How To Clean Rust Stains from Glass
The shower is subjected to environmental stress that not many other areas of the home experience. Constant heat and humidity, and regular use, makes the area hospitable to a variety of stains and buildup, including rust. One way that rust marks can occur is when a metal object such as a shaving cream can, razor, or metal soap dish is in close contact with the glass. The metal rusts, and because of the contact with the glass, transfers the stain. There are a few options for removing rust, depending somewhat on the severity of the stain and the type of glass. Recently installed shower door glass is a regulated type of safety glass, but features such as protective vinyl coating, textures and decorative appliqués can vary and may affect your decision on how to deal with the stain. Test all cleaning solutions and application techniques in an inconspicuous location before using them in a wider area.
If your shower glass door does not have a protective vinyl coating, or if the age and condition of the shower glass is such that the primary concern is to remove the rust, a copper scrubbing pad is a good solution. A looped, woven copper scouring pad, widely available at many grocery and hardware stores, will help abrade the rust stain. The copper should be slightly softer than the glass (to help avoid scratching), and can be used with light pressure. If you are concerned about scratching, test the pad in an inconspicuous area, and rinse and dry the test patch well to inspect for possible damage.
To help lubricate the stain, make a lightly sudsy solution of mild pH neutral dish liquid like Dawn or Ivory. Dip the pad in the cleaning solution, and rub the pad directly on the rust-affected area to help dislodge the stain. Alternate scrubbing the area with the copper pad and cleaning solution with wiping the area you are working on with a clean sponge wet with water to help rinse away copper that has been dislodged. Rinse the pad and refresh the cleaning solution as necessary. When the rust stain has been removed to your satisfaction, rinse the entire shower door well with water, paying particular attention to the areas that were stained with rust. Use a squeegee to wick away water and remove excess moisture that can encourage undesirable buildup. For an extra shine, wipe the shower door with a crumpled newspaper dampened with rubbing alcohol.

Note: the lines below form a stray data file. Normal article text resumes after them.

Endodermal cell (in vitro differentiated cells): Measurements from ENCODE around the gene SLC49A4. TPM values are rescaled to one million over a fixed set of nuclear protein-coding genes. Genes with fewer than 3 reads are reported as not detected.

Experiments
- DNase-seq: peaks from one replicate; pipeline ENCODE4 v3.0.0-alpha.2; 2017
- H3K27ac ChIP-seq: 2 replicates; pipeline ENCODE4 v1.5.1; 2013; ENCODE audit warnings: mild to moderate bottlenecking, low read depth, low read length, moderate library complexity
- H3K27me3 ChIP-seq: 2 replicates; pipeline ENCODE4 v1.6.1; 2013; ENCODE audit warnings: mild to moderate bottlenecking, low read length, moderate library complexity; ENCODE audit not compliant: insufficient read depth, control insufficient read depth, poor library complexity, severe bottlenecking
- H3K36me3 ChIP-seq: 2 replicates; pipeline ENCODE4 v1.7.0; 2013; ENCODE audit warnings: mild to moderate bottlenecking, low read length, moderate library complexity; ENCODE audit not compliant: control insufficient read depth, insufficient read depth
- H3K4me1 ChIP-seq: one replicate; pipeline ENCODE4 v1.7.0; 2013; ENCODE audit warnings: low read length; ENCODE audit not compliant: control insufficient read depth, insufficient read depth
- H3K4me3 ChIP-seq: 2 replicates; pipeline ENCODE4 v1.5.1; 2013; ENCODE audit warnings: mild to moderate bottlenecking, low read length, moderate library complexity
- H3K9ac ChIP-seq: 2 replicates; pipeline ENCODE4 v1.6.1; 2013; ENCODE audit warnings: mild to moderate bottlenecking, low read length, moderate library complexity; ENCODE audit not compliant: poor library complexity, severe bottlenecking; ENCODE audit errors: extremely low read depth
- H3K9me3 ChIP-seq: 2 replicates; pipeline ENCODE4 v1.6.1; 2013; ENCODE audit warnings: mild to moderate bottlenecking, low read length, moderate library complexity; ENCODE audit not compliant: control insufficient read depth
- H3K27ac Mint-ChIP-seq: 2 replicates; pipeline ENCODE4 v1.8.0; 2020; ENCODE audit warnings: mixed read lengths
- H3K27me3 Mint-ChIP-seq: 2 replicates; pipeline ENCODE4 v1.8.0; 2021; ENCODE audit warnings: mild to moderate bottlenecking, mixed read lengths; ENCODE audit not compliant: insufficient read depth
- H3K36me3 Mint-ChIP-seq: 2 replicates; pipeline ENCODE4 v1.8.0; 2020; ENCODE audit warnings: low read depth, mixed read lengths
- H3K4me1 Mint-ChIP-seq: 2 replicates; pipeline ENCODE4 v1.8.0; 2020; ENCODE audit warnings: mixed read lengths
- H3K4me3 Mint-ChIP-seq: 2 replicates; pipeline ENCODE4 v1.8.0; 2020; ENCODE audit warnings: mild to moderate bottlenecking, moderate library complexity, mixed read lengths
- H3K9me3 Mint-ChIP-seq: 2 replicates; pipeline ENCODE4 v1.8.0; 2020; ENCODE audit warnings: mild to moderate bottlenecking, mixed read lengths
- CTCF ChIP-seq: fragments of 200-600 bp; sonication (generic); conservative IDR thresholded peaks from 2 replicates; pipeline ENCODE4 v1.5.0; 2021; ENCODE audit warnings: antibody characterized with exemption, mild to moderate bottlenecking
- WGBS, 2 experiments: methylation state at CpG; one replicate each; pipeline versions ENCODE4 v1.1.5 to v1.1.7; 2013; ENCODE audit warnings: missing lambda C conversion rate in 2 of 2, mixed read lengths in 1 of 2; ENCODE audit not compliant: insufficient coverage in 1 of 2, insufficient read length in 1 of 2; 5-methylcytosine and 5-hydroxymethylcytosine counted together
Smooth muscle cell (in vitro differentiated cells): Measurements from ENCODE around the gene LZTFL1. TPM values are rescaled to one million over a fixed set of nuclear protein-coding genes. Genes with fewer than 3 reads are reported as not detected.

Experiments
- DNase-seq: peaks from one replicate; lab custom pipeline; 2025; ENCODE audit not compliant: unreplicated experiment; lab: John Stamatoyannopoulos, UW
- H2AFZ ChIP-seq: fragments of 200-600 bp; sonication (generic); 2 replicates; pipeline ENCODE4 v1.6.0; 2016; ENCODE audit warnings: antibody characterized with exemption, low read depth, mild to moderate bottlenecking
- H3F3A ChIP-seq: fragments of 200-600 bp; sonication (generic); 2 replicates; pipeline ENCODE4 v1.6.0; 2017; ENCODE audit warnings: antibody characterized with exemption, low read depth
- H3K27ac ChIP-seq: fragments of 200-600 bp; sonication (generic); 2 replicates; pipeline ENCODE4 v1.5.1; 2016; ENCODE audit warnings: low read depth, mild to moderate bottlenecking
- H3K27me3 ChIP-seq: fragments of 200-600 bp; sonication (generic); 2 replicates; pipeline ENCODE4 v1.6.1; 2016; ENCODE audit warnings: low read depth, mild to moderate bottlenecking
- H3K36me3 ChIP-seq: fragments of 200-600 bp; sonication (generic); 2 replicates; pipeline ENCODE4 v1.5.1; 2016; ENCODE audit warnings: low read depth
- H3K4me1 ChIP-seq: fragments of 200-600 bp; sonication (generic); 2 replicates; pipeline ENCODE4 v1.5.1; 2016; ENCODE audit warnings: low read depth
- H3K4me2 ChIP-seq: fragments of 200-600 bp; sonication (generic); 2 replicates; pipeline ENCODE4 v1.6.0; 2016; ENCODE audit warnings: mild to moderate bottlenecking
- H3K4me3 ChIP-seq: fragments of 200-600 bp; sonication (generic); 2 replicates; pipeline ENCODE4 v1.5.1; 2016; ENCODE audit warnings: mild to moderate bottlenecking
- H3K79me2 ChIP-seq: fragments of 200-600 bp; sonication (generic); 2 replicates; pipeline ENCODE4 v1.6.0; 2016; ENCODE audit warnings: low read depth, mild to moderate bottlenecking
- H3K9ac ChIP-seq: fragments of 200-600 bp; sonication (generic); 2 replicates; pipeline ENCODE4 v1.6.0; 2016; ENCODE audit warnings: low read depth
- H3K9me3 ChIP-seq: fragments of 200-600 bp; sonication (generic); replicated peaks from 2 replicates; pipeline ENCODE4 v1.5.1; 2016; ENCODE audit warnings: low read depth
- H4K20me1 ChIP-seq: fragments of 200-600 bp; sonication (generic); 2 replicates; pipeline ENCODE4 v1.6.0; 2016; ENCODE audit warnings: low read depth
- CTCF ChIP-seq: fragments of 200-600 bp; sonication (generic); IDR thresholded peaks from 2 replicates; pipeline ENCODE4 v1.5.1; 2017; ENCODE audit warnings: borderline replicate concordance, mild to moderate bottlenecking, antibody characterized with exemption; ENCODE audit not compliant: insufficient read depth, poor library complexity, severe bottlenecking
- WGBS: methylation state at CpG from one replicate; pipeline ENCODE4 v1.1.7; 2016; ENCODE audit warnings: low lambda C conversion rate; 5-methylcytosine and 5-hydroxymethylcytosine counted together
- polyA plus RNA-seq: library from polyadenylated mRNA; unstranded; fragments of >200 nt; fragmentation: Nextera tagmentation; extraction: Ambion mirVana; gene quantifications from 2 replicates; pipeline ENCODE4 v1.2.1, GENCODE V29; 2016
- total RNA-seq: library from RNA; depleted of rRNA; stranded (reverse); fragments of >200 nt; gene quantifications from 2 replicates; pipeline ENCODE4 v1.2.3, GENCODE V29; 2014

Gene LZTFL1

If you have a protective coating, decorative appliqué or other concerns about the woven copper pad being too abrasive, make cleaning solution with a product containing oxalic acid. Mix 1/4 cup of Bar Keeper's Friend or similar with about 1 quart of water, and stir well to make a dilute cleaning solution containing oxalic acid. Use a sponge to apply the dilute oxalic cleaner directly to the rust stains. Periodically rinse or sponge the area with plain water, and refresh the cleaning solution as necessary. After you are finished working with the dilute oxalic cleaner, lightly clean the entire shower glass, paying particular attention to the areas that were affected by rust (Use a clean sponge, and a lightly sudsy solution of water and mild pH neutral detergent). For an extra shine, wipe the shower door with a crumpled newspaper dampened with rubbing alcohol.
To help avoid future stains, don't store metal objects near your shower glass, and regularly clean and wipe dry along the metal track or frame. Keeping your shower area dry between uses and providing good ventilation will make it easier to prevent rust and other undesirable stains such as mold and mildew.
Caution: Never mix cleaning agents or chemicals, the result can be dangerous or deadly. Before cleaning, always test the agent on an inconspicuous location to determine its suitability and to make certain it does not damage the material. Wear appropriate clothing such as gloves and protective eyewear, and work in a well-ventilated area. Accidental inhalation or ingestion of cleaning agents can be hazardous and even fatal, particularly to pets and children.